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 (gō′lĭz′əm, gô′-)
1. The political movement supporting Gen. Charles de Gaulle as leader of the French government in exile during World War II.
a. The political movement headed by Charles de Gaulle after World War II.
b. The political principles and goals of Charles de Gaulle and his followers.

Gaull′ist n.


(ˈɡəʊlɪzəm; ˈɡɔː-)
1. (Government, Politics & Diplomacy) the conservative French nationalist policies and principles associated with General Charles de Gaulle
2. (Government, Politics & Diplomacy) a political movement founded on and supporting General de Gaulle's principles and policies


(ˈgoʊ lɪz əm, ˈgɔ-)

1. a political movement in France led by Charles de Gaulle.
2. the principles and policies of the Gaullists.


1. the principles and policies of Charles de Gaulle during World War II in support of the Free French and opposed to the Vichy regime.
2. the political principles, chiefly conservative and nationalistic, of de Gaulle as French president, 1959-69. — Gaullist, n., adj.
See also: Politics


nGaullismus m
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References in periodicals archive ?
Instead, Turkish Gaullists unite behind the pursuit of Turkish national and strategic interests in a pragmatic and realistic way without giving much premium to ideology.
In France the anti-EU National Front got more votes than either of the mainstream parties, the Gaullists and the Socialists.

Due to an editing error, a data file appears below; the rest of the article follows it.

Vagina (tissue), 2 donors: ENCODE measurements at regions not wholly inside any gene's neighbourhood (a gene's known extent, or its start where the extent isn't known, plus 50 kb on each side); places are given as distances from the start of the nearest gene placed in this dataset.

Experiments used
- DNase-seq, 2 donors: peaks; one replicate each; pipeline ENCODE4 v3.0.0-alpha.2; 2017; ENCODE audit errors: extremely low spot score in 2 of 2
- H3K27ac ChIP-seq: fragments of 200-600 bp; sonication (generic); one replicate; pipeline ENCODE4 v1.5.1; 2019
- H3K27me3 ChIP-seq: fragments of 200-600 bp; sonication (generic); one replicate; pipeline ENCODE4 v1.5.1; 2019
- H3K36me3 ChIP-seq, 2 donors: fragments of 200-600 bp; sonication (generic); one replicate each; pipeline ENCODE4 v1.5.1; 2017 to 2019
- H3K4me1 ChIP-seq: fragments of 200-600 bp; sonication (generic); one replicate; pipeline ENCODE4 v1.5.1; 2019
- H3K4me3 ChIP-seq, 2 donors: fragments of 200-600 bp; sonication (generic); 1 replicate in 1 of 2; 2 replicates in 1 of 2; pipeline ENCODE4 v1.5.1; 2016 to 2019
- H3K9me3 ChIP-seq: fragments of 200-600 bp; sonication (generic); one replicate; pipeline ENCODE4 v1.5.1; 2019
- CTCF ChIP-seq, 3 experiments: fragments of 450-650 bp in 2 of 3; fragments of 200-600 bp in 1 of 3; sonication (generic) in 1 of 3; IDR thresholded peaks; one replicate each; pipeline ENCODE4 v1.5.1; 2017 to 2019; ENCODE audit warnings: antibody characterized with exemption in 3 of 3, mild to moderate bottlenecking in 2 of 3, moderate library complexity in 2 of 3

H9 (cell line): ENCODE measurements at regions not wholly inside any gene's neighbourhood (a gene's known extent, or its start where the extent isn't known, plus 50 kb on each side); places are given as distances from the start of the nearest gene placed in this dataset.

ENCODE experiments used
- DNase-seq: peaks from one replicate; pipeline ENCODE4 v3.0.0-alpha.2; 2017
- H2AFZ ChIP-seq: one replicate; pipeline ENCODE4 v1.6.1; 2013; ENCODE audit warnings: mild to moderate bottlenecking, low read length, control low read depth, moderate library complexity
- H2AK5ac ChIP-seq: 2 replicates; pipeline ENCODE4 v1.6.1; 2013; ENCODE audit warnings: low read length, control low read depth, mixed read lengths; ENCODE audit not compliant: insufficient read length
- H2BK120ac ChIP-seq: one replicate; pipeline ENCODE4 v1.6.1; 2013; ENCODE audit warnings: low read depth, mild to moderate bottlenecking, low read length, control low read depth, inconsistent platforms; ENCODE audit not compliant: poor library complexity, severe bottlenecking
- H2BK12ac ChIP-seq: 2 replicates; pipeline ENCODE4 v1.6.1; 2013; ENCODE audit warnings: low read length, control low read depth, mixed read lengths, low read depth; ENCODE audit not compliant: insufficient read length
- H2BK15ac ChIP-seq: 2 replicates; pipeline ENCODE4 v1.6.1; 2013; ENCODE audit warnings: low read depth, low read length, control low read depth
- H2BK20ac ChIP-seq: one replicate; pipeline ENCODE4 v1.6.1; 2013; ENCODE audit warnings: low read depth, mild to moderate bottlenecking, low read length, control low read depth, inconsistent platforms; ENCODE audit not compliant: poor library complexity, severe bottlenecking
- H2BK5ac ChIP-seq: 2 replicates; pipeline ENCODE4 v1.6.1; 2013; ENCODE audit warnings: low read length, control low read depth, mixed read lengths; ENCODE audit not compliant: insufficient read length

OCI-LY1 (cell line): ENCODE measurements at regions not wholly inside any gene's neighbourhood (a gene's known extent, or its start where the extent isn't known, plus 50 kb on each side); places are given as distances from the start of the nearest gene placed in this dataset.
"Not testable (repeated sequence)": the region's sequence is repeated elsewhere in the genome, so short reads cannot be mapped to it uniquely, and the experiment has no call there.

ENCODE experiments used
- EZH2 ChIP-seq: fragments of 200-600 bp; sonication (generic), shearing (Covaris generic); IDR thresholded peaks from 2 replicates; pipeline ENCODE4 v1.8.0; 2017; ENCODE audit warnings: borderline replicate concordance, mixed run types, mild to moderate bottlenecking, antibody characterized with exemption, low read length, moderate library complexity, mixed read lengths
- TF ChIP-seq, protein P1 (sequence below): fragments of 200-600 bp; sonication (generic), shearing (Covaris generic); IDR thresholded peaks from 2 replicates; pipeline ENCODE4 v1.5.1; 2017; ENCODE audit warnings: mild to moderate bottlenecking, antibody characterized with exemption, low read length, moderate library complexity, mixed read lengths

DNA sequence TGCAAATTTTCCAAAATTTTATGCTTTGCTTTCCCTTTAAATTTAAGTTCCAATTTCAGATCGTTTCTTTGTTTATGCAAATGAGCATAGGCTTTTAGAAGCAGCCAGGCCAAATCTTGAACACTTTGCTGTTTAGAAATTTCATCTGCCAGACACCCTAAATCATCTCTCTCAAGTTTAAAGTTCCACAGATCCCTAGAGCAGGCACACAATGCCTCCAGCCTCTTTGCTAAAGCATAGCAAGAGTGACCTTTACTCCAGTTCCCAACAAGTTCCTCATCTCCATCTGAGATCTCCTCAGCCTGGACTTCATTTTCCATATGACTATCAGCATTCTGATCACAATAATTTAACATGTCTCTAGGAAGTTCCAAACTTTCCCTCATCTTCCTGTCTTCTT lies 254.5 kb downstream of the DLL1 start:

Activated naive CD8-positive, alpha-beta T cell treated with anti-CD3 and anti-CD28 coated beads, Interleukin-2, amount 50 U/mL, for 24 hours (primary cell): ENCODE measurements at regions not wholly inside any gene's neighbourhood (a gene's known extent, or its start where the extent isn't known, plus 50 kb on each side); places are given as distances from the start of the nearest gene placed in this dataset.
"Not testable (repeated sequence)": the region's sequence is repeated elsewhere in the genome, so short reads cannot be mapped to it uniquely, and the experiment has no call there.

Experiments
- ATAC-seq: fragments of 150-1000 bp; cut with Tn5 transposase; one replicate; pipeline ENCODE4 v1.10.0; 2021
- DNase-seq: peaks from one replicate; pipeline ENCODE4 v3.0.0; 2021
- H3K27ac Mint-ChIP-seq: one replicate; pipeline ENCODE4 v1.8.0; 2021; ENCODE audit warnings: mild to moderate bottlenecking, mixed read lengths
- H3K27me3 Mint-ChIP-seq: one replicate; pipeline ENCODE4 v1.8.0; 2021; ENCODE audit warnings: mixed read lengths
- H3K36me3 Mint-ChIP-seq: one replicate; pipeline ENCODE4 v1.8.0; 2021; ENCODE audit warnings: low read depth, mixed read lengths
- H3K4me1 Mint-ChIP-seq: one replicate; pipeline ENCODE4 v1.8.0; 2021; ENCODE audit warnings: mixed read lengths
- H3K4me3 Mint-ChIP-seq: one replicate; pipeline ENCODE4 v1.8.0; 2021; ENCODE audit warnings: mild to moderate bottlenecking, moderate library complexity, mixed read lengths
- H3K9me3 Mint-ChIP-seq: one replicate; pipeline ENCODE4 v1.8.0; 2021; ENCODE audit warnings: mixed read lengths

I find it frightening that the National Front could dominate the French right, once the domain of the Gaullists.
Gaullists no longer regularly win presidential elections in France, but there is no greater testament to his enduring influence than the fact that candidates from both the left and right still claim him as an inspiration.
While the Atlanticists have been important for initiating the program, the Gaullists became the dominant coalition with the subsystem.
The war engendered the collapse of the Fourth Republic and caused immense rifts in France and Algeria as different communities emerged: such as professional soldiers, conscripts, OAS members (a far-right group of settlers and disgruntled army officers that sought by increasingly desperate, violent, and illegal means to keep Algeria French), (18) gaullists, porteurs de valise (French who supported Algerian nationalists), harkis (Algerians who fought for the French army), and pieds-noirs (settlers).
Gaullists and Socialists are proud that they never compromised with Jean-Marie Le Pen.
Rod Kedward correctly identifies the creation of a defining 'Resistance myth' after World War II by Gaullists (le grand Charles having inherited armies, hidden arms, even a refurbished Algiers villa from Weygand, and glittering generals like de Lattre and Juin from Weygand's hatchery); and by French Communists, anything but pure from August 23, 1939 to the Nazi invasion of Russia.
But the move has been opposed by the French Socialist Party, by leading figures on the right, such as former prime ministers Alain Juppe and Dominique de Villepin, and by diehard Gaullists.
But the move has been opposed by the French Socialist Party, by leading figures on the right, such as former prime ministers Alain JuppE[umlaut] and Dominique de Villepin, and by diehard Gaullists.
In the general elections that followed at the end of June, the Gaullists recorded a resounding victory.
That evening, the Gaullists staged a huge counterdemonstration on the Champs-Elysees.